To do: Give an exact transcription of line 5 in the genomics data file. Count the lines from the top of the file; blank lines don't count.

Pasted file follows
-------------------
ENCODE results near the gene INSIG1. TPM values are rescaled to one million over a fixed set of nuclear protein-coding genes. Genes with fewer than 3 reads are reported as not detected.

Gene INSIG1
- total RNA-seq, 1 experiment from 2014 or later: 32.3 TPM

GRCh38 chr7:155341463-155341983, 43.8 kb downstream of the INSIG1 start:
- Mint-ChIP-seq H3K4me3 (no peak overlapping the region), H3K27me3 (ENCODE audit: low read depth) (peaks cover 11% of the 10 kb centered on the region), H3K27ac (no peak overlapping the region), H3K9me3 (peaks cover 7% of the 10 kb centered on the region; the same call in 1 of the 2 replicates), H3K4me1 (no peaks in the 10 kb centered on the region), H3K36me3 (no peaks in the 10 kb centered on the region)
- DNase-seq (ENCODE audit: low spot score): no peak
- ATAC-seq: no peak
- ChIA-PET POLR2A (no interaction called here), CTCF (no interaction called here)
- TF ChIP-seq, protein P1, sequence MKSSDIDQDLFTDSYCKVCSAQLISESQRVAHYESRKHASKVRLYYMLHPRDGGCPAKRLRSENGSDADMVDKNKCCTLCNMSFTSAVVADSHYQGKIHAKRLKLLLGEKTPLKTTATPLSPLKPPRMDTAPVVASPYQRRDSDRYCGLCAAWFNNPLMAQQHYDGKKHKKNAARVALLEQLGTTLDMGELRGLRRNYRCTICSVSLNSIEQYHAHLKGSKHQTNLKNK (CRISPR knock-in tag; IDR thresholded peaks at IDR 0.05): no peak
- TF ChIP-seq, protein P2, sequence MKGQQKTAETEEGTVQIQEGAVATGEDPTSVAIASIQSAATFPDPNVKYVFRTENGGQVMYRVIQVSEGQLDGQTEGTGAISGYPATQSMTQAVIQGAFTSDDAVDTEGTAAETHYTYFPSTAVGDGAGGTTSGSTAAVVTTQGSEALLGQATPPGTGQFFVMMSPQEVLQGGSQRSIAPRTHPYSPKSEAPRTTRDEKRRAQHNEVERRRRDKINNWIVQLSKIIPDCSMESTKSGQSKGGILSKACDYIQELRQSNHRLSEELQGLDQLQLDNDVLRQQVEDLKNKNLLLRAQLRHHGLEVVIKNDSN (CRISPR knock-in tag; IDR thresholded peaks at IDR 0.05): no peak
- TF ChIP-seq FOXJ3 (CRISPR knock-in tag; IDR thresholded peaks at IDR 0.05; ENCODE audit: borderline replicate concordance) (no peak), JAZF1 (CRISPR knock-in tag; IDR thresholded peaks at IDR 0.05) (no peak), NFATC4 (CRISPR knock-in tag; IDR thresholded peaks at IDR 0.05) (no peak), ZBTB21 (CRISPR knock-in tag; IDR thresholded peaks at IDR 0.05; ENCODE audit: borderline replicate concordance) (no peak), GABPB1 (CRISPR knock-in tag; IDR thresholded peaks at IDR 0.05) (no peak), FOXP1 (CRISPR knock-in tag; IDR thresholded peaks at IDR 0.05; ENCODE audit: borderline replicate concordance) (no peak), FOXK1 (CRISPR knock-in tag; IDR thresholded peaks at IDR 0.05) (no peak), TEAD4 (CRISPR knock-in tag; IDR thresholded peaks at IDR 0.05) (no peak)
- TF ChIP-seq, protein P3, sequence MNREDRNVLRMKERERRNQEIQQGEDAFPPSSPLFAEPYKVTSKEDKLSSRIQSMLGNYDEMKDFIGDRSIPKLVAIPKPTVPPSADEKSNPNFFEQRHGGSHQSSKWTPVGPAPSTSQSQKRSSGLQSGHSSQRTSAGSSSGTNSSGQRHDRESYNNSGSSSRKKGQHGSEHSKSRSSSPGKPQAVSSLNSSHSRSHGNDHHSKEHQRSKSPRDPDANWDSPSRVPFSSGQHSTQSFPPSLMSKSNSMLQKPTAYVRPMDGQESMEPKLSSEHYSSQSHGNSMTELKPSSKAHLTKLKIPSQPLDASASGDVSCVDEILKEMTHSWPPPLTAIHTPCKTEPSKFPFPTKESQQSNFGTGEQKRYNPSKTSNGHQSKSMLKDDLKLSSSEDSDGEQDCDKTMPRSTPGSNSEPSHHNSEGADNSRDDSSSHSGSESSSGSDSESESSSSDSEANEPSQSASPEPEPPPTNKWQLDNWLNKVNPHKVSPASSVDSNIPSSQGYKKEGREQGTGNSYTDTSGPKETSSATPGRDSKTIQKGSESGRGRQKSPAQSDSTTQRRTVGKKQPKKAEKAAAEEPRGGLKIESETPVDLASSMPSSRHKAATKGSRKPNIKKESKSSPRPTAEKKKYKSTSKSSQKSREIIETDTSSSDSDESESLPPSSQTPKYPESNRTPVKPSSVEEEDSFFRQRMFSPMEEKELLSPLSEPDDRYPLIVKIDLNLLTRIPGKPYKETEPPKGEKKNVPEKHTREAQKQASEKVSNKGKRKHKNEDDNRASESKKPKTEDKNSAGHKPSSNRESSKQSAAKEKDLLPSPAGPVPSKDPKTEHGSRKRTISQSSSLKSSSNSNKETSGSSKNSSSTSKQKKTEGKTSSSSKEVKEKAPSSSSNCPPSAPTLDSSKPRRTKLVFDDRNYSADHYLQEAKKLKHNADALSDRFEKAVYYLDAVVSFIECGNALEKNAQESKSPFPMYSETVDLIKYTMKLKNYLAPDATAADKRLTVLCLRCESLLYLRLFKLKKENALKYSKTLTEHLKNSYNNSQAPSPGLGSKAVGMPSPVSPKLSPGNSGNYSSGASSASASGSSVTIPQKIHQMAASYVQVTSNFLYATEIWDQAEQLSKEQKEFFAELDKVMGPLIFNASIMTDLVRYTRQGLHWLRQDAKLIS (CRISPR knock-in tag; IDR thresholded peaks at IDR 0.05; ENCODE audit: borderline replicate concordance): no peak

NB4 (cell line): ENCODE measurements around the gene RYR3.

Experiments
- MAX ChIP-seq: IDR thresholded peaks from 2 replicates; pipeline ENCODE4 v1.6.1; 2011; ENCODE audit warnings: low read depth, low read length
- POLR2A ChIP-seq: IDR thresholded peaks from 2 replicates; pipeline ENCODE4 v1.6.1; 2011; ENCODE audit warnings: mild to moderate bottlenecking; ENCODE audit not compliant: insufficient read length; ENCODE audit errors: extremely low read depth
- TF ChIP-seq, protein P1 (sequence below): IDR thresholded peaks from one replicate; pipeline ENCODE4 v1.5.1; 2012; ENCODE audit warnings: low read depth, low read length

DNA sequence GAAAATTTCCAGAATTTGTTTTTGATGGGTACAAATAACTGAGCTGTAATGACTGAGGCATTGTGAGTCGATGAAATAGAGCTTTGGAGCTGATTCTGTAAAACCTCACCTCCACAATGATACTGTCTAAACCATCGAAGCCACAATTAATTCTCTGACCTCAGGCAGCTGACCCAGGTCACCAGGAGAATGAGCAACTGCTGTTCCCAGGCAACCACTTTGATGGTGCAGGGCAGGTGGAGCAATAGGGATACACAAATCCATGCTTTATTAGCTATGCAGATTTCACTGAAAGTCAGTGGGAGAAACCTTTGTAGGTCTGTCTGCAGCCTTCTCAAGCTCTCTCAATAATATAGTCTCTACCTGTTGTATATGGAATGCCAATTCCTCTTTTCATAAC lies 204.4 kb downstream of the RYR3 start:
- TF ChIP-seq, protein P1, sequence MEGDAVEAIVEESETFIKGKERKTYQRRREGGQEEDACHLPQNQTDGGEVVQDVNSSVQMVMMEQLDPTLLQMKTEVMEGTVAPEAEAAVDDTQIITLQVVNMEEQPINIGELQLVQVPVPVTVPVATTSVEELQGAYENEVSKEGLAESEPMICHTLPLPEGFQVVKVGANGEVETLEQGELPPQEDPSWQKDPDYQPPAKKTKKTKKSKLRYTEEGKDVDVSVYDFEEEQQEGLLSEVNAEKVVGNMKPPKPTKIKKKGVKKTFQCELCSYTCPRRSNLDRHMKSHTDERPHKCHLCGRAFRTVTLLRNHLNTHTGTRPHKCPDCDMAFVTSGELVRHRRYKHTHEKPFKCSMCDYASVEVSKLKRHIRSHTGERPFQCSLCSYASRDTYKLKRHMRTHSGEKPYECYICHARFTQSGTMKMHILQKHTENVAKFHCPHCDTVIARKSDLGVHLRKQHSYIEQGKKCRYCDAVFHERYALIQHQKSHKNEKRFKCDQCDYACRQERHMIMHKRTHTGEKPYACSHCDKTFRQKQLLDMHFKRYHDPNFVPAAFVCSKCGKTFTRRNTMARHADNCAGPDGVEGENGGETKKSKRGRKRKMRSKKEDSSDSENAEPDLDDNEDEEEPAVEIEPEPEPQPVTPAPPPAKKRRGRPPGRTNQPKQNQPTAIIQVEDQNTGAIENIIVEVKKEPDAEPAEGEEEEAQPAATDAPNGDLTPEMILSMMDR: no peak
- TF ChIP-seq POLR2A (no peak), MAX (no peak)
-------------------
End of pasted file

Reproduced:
- Mint-ChIP-seq H3K4me3 (no peak overlapping the region), H3K27me3 (ENCODE audit: low read depth) (peaks cover 11% of the 10 kb centered on the region), H3K27ac (no peak overlapping the region), H3K9me3 (peaks cover 7% of the 10 kb centered on the region; the same call in 1 of the 2 replicates), H3K4me1 (no peaks in the 10 kb centered on the region), H3K36me3 (no peaks in the 10 kb centered on the region)